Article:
[16 April 2014]
Erika Janik delivers a densely written tome littered with nuggets of medicinal history in Marketplace of the Marvelous. Be prepared to immerse yourself, because this is no casual dip into the homeopathic healing waters of modern medicine. Before modern healthcare as we know it came a wide range of homeopathic and “irregular” cures and treatments, vying for their places with “heroic”, or more traditional medical treatments. Some of the irregular treatments seem ludicrous today, and yet Janik presents a surprising number of therapies that are quite familiar.
Janik describes the frightening effects of heroic medicine in the United States’ early days, the type of treatments where the goal was to elicit extreme responses and force out infections or ill humours. You may be familiar with treatments such as invasive bloodletting and induced sweating. In their own way, each tried to force illness to leave the body. When so little was understood about what various compounds and treatments actually did to our insides, it was a relief to see some sort of response, no matter how scary and violent. Or life-threatening. Any change in the state of sickness was deemed a success, and families were happy to pony up the coin to engage doctors, even if it might ultimate kill their loved ones.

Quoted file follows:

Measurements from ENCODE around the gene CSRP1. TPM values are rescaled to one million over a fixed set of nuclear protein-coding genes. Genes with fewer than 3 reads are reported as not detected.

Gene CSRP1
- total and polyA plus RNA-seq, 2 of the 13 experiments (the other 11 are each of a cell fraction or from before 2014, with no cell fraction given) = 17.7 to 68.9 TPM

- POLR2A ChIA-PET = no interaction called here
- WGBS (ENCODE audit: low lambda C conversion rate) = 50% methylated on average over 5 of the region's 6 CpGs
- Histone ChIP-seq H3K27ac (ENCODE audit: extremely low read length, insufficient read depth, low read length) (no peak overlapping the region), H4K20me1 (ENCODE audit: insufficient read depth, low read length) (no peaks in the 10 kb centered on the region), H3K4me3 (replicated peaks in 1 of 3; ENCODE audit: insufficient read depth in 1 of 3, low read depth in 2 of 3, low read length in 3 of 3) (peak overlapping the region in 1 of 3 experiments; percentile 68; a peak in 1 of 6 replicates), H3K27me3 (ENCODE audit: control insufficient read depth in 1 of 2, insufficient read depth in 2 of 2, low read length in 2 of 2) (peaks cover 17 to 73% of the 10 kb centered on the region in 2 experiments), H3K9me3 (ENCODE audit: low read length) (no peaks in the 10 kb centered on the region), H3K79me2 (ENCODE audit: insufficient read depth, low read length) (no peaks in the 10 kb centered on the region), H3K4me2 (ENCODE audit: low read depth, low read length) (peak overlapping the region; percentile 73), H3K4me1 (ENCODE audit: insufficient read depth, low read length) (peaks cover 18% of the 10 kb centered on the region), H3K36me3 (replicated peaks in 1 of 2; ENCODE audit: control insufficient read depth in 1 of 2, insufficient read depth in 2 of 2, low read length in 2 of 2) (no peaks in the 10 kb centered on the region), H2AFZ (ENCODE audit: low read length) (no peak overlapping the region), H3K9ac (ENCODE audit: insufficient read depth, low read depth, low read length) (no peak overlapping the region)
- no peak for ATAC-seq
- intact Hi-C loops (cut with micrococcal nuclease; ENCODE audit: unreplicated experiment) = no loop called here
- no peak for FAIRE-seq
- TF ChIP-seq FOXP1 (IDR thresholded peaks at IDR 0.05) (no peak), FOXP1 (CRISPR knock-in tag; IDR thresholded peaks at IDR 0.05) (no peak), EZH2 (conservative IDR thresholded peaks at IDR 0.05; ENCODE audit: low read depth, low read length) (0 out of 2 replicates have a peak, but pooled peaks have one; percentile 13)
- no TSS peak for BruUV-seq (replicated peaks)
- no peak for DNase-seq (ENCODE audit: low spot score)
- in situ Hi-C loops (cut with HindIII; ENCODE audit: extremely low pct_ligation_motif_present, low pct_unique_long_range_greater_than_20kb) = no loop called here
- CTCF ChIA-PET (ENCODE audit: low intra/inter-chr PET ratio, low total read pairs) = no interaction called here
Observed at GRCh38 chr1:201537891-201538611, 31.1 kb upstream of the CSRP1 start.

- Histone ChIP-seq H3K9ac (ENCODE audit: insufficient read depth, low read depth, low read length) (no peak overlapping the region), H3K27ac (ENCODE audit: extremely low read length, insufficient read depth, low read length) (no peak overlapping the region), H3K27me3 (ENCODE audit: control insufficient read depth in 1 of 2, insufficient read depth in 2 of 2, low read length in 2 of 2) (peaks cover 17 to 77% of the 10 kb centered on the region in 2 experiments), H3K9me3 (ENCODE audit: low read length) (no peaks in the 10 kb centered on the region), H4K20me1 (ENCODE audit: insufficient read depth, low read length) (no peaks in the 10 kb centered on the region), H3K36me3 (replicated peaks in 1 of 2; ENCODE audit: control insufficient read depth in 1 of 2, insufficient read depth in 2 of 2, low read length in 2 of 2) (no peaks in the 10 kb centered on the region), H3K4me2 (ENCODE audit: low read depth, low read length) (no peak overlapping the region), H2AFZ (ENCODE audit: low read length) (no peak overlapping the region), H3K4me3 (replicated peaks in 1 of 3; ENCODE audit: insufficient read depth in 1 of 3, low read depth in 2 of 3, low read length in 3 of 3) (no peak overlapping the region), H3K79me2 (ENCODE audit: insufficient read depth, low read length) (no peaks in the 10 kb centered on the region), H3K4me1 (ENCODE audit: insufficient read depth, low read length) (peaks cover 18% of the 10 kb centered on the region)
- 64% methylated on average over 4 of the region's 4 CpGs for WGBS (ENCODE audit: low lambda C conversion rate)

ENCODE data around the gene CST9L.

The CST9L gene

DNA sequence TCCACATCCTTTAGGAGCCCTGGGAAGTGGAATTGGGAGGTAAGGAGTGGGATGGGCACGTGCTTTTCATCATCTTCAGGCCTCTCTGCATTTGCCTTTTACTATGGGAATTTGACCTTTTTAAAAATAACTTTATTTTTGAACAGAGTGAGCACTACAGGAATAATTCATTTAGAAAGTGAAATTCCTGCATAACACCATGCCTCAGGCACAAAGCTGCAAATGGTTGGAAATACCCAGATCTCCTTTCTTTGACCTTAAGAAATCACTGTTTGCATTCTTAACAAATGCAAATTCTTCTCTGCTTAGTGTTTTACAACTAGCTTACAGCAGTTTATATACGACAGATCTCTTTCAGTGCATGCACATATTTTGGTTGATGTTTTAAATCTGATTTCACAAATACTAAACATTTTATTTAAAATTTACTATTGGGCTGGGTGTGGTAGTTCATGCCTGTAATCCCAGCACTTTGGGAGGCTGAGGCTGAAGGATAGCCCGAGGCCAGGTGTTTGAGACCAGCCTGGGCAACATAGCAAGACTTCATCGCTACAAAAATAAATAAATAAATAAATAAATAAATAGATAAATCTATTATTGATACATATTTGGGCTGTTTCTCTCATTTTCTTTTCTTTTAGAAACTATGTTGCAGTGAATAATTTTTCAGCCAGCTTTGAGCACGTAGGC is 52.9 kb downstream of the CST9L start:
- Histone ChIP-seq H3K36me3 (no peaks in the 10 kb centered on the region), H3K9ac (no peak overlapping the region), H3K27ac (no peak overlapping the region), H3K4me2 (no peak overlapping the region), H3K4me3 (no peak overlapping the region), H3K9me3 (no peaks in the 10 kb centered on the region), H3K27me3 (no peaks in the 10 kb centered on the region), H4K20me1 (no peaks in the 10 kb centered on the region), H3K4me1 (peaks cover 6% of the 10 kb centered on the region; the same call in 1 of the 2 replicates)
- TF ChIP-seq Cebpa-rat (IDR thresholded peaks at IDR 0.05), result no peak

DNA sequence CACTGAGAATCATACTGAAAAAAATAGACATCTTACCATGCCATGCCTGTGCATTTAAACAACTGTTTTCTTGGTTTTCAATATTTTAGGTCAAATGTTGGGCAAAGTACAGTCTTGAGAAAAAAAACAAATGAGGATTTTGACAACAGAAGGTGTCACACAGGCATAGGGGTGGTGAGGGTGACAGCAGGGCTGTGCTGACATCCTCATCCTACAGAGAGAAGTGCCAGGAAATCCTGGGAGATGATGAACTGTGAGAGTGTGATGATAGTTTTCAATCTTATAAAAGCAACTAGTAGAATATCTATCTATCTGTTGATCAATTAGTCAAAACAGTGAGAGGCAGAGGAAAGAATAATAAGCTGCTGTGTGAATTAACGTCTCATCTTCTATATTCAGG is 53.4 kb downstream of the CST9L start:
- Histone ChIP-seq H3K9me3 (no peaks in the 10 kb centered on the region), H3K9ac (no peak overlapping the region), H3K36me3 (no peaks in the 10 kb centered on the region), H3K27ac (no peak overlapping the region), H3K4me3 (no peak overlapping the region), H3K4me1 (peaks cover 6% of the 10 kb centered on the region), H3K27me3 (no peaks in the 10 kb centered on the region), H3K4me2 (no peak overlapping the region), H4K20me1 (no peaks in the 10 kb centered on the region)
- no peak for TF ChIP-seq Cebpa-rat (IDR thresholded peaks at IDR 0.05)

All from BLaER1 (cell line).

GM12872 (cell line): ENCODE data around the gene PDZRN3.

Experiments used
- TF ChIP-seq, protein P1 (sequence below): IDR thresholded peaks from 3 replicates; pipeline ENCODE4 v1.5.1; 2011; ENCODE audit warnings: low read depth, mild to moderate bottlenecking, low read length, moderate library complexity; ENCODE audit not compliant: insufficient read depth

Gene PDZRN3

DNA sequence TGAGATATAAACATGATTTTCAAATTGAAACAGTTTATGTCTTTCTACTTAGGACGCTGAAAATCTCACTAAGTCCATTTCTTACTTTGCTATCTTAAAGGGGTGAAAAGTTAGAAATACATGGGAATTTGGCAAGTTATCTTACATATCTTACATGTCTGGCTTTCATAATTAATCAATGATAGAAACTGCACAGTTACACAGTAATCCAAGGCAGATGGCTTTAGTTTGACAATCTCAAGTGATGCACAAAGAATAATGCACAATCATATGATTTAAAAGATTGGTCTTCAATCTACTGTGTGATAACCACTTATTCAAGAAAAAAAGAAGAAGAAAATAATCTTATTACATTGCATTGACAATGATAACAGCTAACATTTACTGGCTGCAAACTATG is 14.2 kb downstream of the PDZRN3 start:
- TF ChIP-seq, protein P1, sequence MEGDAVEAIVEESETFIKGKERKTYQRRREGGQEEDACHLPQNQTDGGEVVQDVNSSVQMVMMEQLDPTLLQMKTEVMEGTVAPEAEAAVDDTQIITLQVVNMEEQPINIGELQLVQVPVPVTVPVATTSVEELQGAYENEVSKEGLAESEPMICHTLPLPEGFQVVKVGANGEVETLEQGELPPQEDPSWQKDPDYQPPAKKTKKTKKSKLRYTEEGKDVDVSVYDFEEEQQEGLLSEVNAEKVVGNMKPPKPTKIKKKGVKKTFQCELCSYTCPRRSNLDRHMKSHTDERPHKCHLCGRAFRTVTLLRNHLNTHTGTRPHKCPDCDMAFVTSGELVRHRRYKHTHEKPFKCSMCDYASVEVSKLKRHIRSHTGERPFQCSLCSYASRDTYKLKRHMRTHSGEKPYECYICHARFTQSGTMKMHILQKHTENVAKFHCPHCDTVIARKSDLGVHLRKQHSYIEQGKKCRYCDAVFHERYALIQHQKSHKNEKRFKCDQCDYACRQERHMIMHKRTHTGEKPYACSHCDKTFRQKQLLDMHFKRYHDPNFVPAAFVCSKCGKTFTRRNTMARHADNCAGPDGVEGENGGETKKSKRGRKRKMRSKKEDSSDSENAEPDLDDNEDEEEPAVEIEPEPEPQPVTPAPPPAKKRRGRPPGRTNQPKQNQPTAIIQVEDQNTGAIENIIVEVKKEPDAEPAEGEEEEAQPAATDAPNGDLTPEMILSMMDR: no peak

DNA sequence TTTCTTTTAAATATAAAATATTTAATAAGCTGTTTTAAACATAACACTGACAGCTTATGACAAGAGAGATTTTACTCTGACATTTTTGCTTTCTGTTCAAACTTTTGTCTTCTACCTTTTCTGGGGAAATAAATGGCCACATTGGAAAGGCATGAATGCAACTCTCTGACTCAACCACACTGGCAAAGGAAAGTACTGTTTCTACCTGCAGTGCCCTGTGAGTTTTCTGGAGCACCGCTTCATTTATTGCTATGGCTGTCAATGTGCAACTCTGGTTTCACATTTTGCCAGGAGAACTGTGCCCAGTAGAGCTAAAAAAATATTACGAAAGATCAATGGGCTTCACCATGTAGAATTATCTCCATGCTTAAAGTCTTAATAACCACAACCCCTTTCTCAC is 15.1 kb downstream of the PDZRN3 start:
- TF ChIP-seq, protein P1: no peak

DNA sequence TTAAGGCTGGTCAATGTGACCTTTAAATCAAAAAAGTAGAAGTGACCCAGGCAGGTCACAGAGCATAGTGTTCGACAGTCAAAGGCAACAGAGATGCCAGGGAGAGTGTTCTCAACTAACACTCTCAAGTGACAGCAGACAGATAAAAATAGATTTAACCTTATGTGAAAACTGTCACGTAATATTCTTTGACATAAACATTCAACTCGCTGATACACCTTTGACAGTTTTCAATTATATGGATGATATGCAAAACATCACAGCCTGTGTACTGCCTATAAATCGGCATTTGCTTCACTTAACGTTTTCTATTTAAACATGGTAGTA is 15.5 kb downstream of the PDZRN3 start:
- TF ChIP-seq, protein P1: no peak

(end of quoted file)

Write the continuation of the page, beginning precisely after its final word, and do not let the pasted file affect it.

From exotic cures to commonplace woodland herbs, from leeches to mapping the shape of the human skull to read your fortune, Janik has a complex journey to describe. She uses her research on early medical practice in the US to anchor the story, but frequently detours to Western and Central Europe to profile the individuals who launched some of the treatments that gained large followings and spread westward as they grew in popularity.
There are some major surprises along the way. That standard image we see of Victorian ladies and gentleman lounging about, paragons of inactivity and tea-sipping? Turns out that once upon a time, people had no idea that staying active was a good idea. Slowly, gently, exercise crept into the general public awareness as a notion that staying active made your body stronger. It gained acceptance under the name, “medical gymnastics” for a time. Exercise is one example of a wacko therapy that later gained widespread acceptance, and today is a fairly standard part of a healthy regimen.